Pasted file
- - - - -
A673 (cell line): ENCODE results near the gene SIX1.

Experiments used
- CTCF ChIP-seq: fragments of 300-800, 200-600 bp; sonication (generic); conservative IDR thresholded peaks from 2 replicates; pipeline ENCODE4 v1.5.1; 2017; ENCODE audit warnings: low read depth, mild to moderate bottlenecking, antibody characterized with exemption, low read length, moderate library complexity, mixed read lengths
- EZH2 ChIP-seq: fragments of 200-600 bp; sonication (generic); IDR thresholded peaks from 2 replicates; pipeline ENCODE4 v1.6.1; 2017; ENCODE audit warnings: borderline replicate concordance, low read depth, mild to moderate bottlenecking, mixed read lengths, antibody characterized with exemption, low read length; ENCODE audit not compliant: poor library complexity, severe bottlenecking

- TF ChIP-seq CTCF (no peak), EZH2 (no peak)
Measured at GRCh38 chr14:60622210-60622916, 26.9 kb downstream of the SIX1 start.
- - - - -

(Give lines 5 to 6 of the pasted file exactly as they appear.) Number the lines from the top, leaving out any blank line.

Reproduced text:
- TF ChIP-seq CTCF (no peak), EZH2 (no peak)
Measured at GRCh38 chr14:60622210-60622916, 26.9 kb downstream of the SIX1 start.